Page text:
“In terms of our bulk collection of signals intelligence, U.S. intelligence agencies will only use such data to meet specific security requirements: counter-intelligence; counter-terrorism; counter-proliferation; cyber-security; force protection for our troops and allies; and combating transnational crime, including sanctions evasion.”

  • Developing additional protections for non-US persons overseas:

“Moreover, I have directed that we take the unprecedented step of extending certain protections that we have for the American people to people overseas. I have directed the DNI, in consultation with the Attorney General, to develop these safeguards, which will limit the duration that we can hold personal information, while also restricting the use of this information.”

  • Changes to certain government organization surrounding SIGNIT:

“Finally, to make sure that we follow through on these reforms, I am making some important changes to how our government is organized. The State Department will designate a senior officer to coordinate our diplomacy on issues related to technology and signals intelligence. We will appoint a senior official at the White House to implement the new privacy safeguards that I have announced today. I will devote the resources to centralize and improve the process we use to handle foreign requests for legal assistance, keeping our high standards for privacy while helping foreign partners fight crime and terrorism.”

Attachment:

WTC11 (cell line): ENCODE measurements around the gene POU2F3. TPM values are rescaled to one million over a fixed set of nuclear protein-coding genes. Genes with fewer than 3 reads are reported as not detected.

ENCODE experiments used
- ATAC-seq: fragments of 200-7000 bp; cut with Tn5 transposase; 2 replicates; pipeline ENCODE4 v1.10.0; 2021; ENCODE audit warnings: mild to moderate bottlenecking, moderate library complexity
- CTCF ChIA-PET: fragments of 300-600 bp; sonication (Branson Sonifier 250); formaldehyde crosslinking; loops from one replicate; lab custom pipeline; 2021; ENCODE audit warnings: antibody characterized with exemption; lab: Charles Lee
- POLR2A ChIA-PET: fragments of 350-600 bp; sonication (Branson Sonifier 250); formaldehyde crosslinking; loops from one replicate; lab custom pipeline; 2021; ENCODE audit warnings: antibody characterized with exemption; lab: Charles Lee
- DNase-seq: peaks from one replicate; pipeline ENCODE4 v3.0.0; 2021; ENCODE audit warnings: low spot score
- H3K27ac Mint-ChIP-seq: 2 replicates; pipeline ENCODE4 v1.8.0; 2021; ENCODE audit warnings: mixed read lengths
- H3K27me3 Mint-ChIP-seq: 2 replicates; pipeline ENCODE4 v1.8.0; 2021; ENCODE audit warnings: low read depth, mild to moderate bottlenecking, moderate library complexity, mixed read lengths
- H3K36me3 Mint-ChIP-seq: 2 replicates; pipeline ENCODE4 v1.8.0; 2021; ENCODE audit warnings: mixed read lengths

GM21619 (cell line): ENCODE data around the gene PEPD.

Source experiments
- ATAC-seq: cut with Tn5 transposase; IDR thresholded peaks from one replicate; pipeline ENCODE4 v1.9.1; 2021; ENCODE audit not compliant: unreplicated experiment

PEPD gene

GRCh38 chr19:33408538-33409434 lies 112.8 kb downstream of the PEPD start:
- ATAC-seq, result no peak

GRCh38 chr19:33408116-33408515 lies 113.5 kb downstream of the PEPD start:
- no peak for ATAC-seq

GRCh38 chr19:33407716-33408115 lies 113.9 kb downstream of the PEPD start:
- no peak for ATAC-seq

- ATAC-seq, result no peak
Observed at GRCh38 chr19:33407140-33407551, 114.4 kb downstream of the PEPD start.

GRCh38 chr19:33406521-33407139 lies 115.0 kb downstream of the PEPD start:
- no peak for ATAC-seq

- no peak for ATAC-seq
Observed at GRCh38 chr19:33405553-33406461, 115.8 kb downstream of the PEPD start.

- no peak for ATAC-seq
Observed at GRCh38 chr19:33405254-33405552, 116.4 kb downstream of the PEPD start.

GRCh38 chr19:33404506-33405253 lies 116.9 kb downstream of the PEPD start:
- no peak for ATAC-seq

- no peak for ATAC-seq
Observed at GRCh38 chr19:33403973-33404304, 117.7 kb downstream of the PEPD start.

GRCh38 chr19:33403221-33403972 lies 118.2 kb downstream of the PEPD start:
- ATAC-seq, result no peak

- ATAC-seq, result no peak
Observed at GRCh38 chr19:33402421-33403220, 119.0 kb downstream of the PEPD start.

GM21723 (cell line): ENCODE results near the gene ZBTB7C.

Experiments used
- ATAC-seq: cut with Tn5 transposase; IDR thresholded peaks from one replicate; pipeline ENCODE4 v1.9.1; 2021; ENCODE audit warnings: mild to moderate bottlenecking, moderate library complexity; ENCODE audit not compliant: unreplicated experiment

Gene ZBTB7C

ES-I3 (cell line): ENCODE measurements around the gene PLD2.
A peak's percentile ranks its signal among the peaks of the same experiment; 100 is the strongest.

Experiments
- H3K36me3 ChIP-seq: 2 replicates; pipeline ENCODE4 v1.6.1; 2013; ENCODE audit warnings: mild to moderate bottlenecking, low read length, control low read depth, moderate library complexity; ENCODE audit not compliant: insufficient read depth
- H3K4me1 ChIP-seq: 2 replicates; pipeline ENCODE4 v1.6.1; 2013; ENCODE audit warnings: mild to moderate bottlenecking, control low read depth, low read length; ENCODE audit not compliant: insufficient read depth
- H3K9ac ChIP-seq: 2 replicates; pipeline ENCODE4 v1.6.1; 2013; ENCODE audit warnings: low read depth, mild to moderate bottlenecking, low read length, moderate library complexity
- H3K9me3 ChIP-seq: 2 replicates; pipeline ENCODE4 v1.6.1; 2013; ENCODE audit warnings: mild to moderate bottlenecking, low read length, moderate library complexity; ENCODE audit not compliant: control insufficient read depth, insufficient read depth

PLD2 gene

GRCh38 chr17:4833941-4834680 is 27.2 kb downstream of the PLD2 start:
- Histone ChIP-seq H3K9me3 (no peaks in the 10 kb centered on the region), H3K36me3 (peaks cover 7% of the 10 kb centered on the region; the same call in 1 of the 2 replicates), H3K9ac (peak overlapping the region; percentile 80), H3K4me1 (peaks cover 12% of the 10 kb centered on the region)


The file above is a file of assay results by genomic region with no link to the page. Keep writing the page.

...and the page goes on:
•  Comprehensive review of big data and privacy:

“I have also asked my Counselor, John Podesta, to lead a comprehensive review of big data and privacy. This group will consist of government officials who—along with the President’s Council of Advisors on Science and Technology—will reach out to privacy experts, technologists and business leaders, and look at how the challenges inherent in big data are being confronted by both the public and private sectors; whether we can forge international norms on how to manage this data; and how we can continue to promote the free flow of information in ways that are consistent with both privacy and security.”

 

 

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About the Author

is the Managing Editor of Just Security. Follow him on twitter @thomasdearnest.